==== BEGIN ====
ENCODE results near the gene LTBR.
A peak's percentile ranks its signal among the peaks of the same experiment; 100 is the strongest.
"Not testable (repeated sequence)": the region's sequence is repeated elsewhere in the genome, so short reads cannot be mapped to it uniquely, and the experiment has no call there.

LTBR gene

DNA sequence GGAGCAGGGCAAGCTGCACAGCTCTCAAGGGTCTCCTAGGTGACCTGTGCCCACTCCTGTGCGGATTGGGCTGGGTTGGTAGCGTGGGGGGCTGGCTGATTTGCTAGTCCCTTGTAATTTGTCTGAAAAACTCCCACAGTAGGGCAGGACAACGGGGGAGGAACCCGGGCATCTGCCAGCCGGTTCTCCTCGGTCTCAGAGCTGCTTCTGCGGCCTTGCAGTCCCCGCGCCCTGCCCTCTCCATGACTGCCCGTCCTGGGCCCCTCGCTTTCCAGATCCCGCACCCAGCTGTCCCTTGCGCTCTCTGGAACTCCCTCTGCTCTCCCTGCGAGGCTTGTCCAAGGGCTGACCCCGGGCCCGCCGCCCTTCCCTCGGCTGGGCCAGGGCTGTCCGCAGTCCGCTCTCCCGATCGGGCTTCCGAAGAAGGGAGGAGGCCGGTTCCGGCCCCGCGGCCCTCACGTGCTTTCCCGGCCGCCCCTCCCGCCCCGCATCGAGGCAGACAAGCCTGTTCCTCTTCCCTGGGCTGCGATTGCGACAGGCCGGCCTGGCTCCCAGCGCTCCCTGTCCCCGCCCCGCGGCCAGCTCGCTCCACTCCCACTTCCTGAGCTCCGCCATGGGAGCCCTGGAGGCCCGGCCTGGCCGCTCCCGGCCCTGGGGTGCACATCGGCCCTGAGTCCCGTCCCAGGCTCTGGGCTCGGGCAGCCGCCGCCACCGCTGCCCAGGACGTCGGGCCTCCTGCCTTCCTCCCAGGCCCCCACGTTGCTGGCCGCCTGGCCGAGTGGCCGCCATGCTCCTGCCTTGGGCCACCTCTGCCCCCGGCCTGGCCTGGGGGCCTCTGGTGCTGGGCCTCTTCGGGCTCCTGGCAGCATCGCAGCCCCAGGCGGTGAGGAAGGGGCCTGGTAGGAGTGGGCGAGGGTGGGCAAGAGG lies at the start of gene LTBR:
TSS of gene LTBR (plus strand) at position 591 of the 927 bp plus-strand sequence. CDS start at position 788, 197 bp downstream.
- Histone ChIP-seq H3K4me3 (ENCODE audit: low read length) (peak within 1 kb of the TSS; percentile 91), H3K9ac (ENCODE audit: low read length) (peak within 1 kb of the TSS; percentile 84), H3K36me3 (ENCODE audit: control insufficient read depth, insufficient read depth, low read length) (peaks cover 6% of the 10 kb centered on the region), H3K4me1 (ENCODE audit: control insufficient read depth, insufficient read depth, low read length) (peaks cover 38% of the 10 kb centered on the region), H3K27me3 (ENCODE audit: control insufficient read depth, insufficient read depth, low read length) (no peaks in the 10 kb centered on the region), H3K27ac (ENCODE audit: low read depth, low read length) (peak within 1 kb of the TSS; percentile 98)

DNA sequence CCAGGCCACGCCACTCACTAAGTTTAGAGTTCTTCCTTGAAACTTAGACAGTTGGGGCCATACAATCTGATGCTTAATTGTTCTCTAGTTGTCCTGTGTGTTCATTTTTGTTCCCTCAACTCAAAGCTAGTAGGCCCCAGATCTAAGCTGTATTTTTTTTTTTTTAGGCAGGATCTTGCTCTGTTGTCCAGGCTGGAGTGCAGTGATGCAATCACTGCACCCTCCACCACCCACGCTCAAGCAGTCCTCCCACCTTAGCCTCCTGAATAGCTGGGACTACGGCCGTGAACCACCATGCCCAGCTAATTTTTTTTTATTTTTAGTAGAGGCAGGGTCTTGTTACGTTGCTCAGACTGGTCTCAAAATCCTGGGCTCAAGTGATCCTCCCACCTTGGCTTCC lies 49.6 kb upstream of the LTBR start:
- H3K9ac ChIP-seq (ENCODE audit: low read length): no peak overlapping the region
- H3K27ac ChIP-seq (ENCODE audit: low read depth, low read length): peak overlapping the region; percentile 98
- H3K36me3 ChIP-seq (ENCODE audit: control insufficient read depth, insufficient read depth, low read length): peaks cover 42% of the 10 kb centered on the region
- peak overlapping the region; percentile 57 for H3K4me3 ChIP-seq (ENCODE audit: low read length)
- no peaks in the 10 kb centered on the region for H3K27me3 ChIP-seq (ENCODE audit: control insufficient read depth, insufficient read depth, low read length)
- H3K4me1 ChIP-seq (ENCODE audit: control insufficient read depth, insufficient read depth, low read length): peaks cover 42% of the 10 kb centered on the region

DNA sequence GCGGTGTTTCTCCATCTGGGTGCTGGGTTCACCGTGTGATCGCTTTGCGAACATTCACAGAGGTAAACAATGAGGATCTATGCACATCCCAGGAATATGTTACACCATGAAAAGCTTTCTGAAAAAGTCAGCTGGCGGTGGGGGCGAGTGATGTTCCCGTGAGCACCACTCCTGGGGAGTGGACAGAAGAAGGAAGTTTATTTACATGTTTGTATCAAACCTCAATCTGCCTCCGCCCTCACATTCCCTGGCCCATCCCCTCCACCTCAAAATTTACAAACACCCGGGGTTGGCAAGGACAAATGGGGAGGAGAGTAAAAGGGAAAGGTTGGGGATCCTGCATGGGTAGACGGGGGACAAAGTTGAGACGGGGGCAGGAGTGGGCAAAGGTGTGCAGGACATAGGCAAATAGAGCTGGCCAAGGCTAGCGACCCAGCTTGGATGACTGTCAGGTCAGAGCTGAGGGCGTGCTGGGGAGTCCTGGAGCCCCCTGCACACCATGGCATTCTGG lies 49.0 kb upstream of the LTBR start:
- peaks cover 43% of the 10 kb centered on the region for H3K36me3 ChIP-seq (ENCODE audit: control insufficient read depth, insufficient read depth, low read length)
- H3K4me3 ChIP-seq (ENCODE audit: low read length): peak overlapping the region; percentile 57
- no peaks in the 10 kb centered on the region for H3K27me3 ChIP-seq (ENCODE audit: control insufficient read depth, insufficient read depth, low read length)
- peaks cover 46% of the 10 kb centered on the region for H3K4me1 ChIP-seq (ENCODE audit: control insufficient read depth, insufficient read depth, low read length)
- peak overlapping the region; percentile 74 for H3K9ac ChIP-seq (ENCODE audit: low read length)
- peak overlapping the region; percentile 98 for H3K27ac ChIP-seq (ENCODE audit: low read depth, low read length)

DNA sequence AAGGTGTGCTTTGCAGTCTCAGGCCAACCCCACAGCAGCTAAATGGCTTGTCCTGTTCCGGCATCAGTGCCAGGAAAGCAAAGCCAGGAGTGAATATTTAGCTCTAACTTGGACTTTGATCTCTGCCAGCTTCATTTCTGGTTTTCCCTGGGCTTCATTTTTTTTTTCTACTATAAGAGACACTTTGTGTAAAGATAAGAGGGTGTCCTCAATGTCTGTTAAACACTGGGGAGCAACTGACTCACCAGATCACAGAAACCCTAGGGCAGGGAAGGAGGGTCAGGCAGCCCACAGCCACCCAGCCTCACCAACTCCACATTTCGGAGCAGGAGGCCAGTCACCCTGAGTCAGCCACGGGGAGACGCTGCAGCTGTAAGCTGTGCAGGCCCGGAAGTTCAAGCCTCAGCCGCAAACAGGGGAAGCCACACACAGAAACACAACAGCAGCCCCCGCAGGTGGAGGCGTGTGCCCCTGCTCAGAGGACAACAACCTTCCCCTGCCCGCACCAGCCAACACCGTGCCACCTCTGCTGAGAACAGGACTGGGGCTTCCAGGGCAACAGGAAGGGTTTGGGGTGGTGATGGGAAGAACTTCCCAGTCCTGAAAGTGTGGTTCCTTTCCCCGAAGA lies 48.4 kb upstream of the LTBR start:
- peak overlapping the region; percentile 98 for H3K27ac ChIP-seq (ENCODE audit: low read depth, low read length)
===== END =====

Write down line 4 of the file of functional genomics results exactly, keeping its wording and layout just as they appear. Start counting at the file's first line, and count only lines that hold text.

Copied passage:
LTBR gene